Language barrier a struggle for local families - KWWL - Eastern Iowa Breaking News, Weather, Closings

Language barrier a struggle for local families

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WATERLOO (KWWL) -- The city of Waterloo has a diverse population.  At the beginning of this decade, there were more than 67,000 residents in the city, with about 3,500 of those being Bosnians and around 2,000 Hispanics.  Coming to America can provide great opportunities for minorities.  But it can also come with great challenges.

Like so many immigrants, Alexander Espinoza came to the United States in search of a better life.

"I want to be part of the American dream, you know," Espinoza said.

Espinoza moved from Honduras to the American Southwest more than a decade ago.  But slowly, he realized that life across the border was much more difficult than he ever imagined.  That's because he couldn't speak English.

"When I got here, it was like everyone was talking Chinese because I don't understand what they were saying," said Espinoza.

So he forced himself to learn the language.

"You struggle at the beginning.  But eventually, you pick up and do well," Espinoza said.

After becoming proficient in English, Espinoza headed north to Iowa.  He brought along his new wife, Jocabeth, and found work with Tyson Foods in Waterloo.  He now works for John Deere, and he's expanded his family to include three children.  Espinoza is teaching his kids to speak both Spanish and English, so they'll know their language roots, while also being able to easily adapt to the country they live in.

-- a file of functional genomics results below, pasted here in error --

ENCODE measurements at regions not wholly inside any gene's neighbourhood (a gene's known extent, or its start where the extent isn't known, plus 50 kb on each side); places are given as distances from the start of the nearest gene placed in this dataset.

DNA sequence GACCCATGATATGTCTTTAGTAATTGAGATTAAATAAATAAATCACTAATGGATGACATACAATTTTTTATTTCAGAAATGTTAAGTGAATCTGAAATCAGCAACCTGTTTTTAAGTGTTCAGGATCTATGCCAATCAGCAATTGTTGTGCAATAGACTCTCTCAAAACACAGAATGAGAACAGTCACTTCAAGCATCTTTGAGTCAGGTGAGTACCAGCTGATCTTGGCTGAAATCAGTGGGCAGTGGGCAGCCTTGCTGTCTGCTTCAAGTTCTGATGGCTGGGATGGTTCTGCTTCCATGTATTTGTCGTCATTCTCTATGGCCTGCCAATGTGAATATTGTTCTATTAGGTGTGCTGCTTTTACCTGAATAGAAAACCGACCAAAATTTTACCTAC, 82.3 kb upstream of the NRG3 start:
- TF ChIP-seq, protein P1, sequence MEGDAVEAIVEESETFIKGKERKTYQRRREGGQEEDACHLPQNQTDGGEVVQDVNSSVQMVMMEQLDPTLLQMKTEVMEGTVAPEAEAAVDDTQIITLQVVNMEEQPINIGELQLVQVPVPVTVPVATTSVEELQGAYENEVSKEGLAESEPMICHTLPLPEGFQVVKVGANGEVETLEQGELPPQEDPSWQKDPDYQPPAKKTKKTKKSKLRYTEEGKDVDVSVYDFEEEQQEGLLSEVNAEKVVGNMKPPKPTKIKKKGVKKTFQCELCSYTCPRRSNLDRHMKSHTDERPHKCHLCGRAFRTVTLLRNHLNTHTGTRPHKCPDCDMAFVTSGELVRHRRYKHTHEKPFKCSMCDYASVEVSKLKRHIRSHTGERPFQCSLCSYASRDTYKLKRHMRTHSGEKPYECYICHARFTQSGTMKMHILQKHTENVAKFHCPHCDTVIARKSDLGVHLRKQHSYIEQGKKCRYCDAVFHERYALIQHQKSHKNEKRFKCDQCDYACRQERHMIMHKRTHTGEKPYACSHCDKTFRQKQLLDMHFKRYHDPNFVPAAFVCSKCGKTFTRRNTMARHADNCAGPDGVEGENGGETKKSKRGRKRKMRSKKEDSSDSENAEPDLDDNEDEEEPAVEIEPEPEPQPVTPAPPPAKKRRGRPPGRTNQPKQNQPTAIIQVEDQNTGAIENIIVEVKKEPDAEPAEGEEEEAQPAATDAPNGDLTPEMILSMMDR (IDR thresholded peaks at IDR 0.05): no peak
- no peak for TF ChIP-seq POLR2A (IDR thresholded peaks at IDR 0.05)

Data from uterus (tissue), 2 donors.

"In the future, I don't want my kids to struggle like I did," he said.

Espinoza's wife still struggles with English, but she is learning a lot from her children and husband.  It's a battle this family knows is a continual challenge for many families right here in Waterloo.

"Sometimes I see people at Wal-Mart and they try to pay for their groceries, but sometimes they don't understand what the cashier is saying to them.  You know you can see that and think about how it's difficult sometimes coming from another country.  You don't know anything they're talking about," Espinoza said.

But Espinoza encourages fellow immigrants not to give up, and to work hard at speaking the language of the country that's given them a new lease on life.

Espinoza's hard work at learning the language has paid off, as he recently became a U.S. citizen. 

 

There are a number of agencies in Eastern Iowa that work to help immigrants settle into life in America.  One of those agencies is the Catherine McAuley Center in Cedar Rapids.  It offers an adult education program, with free lessons for adults on topics ranging from basic math to reading, and preparation for the US citizenship test.  Over the past year, more than 250 people have enrolled in those programs.

The McAuley Center also has an immigrant and refugee assistant on staff.  To learn more, call (319) 363-4993.  You can also visit its website. 

KWWL Reporter:  Kera Mashek

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